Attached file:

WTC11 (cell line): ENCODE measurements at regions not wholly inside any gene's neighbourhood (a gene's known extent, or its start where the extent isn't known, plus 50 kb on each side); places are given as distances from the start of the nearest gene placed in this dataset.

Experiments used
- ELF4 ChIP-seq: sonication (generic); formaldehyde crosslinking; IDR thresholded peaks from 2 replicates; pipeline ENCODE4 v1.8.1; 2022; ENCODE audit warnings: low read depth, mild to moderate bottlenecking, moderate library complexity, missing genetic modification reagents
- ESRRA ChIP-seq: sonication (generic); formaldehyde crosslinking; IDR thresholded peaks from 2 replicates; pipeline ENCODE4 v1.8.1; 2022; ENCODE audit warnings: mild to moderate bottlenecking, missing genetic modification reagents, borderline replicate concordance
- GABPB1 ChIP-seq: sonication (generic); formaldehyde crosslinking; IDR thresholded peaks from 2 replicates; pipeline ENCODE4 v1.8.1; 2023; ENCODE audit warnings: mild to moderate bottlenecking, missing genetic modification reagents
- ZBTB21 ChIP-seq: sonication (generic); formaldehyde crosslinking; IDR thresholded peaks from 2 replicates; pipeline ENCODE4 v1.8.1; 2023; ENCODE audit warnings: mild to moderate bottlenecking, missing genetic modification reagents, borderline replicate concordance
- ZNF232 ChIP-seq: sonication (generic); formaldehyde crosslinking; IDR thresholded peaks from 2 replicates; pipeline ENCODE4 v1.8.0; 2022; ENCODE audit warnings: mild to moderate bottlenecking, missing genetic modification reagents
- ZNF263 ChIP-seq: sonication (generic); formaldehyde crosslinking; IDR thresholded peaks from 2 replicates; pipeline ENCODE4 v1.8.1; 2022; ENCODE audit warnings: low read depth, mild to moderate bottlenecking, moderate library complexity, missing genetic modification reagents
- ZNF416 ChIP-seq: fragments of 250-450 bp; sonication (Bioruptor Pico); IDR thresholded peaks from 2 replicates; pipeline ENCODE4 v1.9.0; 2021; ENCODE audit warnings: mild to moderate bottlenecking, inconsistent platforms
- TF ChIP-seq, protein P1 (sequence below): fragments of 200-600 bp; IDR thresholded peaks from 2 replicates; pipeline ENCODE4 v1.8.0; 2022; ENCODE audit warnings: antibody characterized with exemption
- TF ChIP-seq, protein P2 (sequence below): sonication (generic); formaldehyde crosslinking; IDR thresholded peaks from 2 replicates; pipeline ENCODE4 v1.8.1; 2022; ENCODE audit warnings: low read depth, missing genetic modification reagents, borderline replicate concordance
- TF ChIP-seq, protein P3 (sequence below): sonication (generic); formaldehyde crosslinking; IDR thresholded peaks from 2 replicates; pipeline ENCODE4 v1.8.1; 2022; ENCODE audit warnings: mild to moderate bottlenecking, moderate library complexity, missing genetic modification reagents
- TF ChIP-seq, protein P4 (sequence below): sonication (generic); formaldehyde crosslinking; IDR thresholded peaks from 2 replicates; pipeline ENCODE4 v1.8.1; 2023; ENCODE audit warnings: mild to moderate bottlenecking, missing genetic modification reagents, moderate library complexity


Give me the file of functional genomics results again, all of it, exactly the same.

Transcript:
WTC11 (cell line): ENCODE measurements at regions not wholly inside any gene's neighbourhood (a gene's known extent, or its start where the extent isn't known, plus 50 kb on each side); places are given as distances from the start of the nearest gene placed in this dataset.

Experiments used
- ELF4 ChIP-seq: sonication (generic); formaldehyde crosslinking; IDR thresholded peaks from 2 replicates; pipeline ENCODE4 v1.8.1; 2022; ENCODE audit warnings: low read depth, mild to moderate bottlenecking, moderate library complexity, missing genetic modification reagents
- ESRRA ChIP-seq: sonication (generic); formaldehyde crosslinking; IDR thresholded peaks from 2 replicates; pipeline ENCODE4 v1.8.1; 2022; ENCODE audit warnings: mild to moderate bottlenecking, missing genetic modification reagents, borderline replicate concordance
- GABPB1 ChIP-seq: sonication (generic); formaldehyde crosslinking; IDR thresholded peaks from 2 replicates; pipeline ENCODE4 v1.8.1; 2023; ENCODE audit warnings: mild to moderate bottlenecking, missing genetic modification reagents
- ZBTB21 ChIP-seq: sonication (generic); formaldehyde crosslinking; IDR thresholded peaks from 2 replicates; pipeline ENCODE4 v1.8.1; 2023; ENCODE audit warnings: mild to moderate bottlenecking, missing genetic modification reagents, borderline replicate concordance
- ZNF232 ChIP-seq: sonication (generic); formaldehyde crosslinking; IDR thresholded peaks from 2 replicates; pipeline ENCODE4 v1.8.0; 2022; ENCODE audit warnings: mild to moderate bottlenecking, missing genetic modification reagents
- ZNF263 ChIP-seq: sonication (generic); formaldehyde crosslinking; IDR thresholded peaks from 2 replicates; pipeline ENCODE4 v1.8.1; 2022; ENCODE audit warnings: low read depth, mild to moderate bottlenecking, moderate library complexity, missing genetic modification reagents
- ZNF416 ChIP-seq: fragments of 250-450 bp; sonication (Bioruptor Pico); IDR thresholded peaks from 2 replicates; pipeline ENCODE4 v1.9.0; 2021; ENCODE audit warnings: mild to moderate bottlenecking, inconsistent platforms
- TF ChIP-seq, protein P1 (sequence below): fragments of 200-600 bp; IDR thresholded peaks from 2 replicates; pipeline ENCODE4 v1.8.0; 2022; ENCODE audit warnings: antibody characterized with exemption
- TF ChIP-seq, protein P2 (sequence below): sonication (generic); formaldehyde crosslinking; IDR thresholded peaks from 2 replicates; pipeline ENCODE4 v1.8.1; 2022; ENCODE audit warnings: low read depth, missing genetic modification reagents, borderline replicate concordance
- TF ChIP-seq, protein P3 (sequence below): sonication (generic); formaldehyde crosslinking; IDR thresholded peaks from 2 replicates; pipeline ENCODE4 v1.8.1; 2022; ENCODE audit warnings: mild to moderate bottlenecking, moderate library complexity, missing genetic modification reagents
- TF ChIP-seq, protein P4 (sequence below): sonication (generic); formaldehyde crosslinking; IDR thresholded peaks from 2 replicates; pipeline ENCODE4 v1.8.1; 2023; ENCODE audit warnings: mild to moderate bottlenecking, missing genetic modification reagents, moderate library complexity